Do you know that there are more than 2.3 million photos taken every minute around the world? Almost everyone has a smartphone these days, allowing them to take pictures of literally everything. Yes, the democratization of photos benefits many, but you also need to understand its drawbacks, such as photo manipulation, circulating images without consent, and spreading fake news.
As a professional photographer, it is your responsibility to be ethical. Remember, most people know how to read and write from a young age, but they don't understand photography at a professional level. What you present should tell a transparent story instead of teasing your audience to manipulate the photo's meaning. This is one of the reasons why the photographer Pedro Oliveira firmly believes in photography ethics.
Pedro is an advertising/documentary traveler photographer and has earned recognition for "Careful: Soul Inside," a project that portrays the faces of the homeless and tells the story of how challenging life is for them. Trying to draw the fine line between what society sees and what it chooses not to see could have gone either way for Pedro. But it was his photography ethics that helped him stay within his boundaries throughout the project.
Criticism of Careful: Soul Inside
While the massive majority appreciate what Pedro tries to convey in "Careful: Soul Inside," some people don't shy from criticizing it either. They believe that Pedro had exploited the homelessness subject for his own gain and that he shouldn't have objectified their homelessness to earn popularity. But Pedro disagrees.
The photographer argues that a story is always there to be told and that it is the storyteller's duty to report on subjects which are often overlooked by society. In his particular project, all the subjects were fully aware of why he was taking their photos and appreciated the goal of the project. They were aware of the fact that Pedro would publish these photos so that he could give voice to their stories.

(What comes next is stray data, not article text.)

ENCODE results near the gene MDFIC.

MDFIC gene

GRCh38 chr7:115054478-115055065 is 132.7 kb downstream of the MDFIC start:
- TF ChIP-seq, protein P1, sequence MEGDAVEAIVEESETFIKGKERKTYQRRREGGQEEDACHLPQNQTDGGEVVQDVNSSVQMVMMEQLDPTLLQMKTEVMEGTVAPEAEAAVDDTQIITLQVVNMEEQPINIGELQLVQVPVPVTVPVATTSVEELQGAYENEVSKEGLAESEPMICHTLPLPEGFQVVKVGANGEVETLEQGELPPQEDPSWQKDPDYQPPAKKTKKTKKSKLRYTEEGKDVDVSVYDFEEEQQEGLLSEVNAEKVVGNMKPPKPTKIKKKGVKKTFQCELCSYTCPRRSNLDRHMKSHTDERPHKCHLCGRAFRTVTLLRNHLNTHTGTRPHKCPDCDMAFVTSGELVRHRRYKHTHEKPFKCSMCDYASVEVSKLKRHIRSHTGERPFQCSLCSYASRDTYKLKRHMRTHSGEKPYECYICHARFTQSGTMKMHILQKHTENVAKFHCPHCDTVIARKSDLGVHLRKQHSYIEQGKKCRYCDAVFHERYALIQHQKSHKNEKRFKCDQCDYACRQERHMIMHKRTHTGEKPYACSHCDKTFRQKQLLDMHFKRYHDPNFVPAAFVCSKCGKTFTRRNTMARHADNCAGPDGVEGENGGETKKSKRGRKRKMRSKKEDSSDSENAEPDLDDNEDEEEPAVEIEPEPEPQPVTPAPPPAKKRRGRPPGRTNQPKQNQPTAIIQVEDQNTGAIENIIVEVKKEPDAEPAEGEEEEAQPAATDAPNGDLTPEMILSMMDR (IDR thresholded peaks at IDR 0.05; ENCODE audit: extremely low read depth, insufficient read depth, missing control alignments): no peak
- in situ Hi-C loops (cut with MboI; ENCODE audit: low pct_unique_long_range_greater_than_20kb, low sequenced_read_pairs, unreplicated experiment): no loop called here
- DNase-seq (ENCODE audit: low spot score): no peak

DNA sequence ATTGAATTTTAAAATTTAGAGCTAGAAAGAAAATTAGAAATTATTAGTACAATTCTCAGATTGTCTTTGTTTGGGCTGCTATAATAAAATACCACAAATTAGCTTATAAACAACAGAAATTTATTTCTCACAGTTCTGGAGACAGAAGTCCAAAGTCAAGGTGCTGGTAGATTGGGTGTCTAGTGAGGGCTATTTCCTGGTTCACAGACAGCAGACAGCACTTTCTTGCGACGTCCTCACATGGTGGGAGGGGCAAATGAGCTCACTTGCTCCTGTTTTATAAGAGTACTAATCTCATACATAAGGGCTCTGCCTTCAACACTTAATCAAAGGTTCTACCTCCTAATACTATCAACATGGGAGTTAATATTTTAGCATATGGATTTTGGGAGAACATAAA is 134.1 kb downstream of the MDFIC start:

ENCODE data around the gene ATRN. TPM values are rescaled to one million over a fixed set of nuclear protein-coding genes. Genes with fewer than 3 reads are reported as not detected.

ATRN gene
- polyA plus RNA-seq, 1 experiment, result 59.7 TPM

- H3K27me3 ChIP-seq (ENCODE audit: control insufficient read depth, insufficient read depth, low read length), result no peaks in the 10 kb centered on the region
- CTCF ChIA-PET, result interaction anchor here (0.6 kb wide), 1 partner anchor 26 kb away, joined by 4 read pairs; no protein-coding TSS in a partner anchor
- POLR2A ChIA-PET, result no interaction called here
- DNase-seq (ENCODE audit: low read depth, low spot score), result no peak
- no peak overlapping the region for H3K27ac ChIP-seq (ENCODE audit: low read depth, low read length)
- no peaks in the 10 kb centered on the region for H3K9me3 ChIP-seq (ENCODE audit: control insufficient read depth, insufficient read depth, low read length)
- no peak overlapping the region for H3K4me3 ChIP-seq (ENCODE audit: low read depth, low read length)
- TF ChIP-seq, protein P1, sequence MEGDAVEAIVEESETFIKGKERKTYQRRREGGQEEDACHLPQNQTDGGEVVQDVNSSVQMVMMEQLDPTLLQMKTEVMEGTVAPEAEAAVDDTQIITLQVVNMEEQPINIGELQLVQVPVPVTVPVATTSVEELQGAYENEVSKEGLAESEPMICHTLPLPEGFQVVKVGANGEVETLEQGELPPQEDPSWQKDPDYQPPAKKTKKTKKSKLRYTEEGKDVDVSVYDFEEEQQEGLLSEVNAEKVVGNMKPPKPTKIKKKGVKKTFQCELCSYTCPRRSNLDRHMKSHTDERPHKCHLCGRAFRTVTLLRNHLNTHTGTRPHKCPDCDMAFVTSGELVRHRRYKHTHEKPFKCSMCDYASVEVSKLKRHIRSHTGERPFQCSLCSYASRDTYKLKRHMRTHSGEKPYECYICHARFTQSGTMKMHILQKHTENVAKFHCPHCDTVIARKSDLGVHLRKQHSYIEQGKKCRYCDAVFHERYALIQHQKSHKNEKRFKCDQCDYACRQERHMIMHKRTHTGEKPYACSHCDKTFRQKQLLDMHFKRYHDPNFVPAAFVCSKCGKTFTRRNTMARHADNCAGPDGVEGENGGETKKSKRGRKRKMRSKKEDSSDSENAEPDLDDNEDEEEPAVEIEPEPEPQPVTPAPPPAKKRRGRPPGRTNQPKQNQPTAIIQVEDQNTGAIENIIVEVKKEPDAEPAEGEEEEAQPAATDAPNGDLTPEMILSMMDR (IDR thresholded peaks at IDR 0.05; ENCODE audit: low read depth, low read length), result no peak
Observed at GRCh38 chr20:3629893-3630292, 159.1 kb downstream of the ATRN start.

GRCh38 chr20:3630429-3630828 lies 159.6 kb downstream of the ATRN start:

This project wasn't just a publicity stunt to make money. In fact, Pedro didn't make a penny from this project. During his two-year journey of capturing photos of the homeless, Pedro came across many people who didn't want him to take their pictures. And, Pedro respectfully agreed to their requests. Oliveira warns that a photographer/videomaker should, too, know the limits of their freedom. Meaning, as a photographer your goal is to elicit as much information and realness as possible, and you just cannot convey such truthfulness by spying on people and "stealing" snapshots; not to mention that this would be just plain wrong. That's the type of ethics he wants photographers to follow.
Essentials of photography ethics
Pedro, who has photographed subjects from the Brazilian favelas to the Desert of Saudi Arabia, believes that not following photography ethics leads to deceiving the audience. Manipulating images may bring unwanted controversies, and that's not what photographers should aim for. Photography is a medium to positively impact the world through the lenses of a photographer while bringing the genuineness of the moment. Anything that breaks such rules disobeys the ethics of photography.
According to Pedro, many photographers use manipulative images for cheap publicity. They don't realize how strongly photos can affect people. If you stay within the realms of photography ethics, you can easily avoid these controversies.
For Pedro, his lens tries to tell the true stories of his subjects whether it is a man facing homelessness in Brazil, a woman who suffered domestic abuse in Los Angeles, and wants to share her experiences, or a Camel's shepherd in Saudi Arabia. His idea of photography is to capture during that one millisecond the emotions hidden behind the person's eyes and for such ethics and empathy are essential.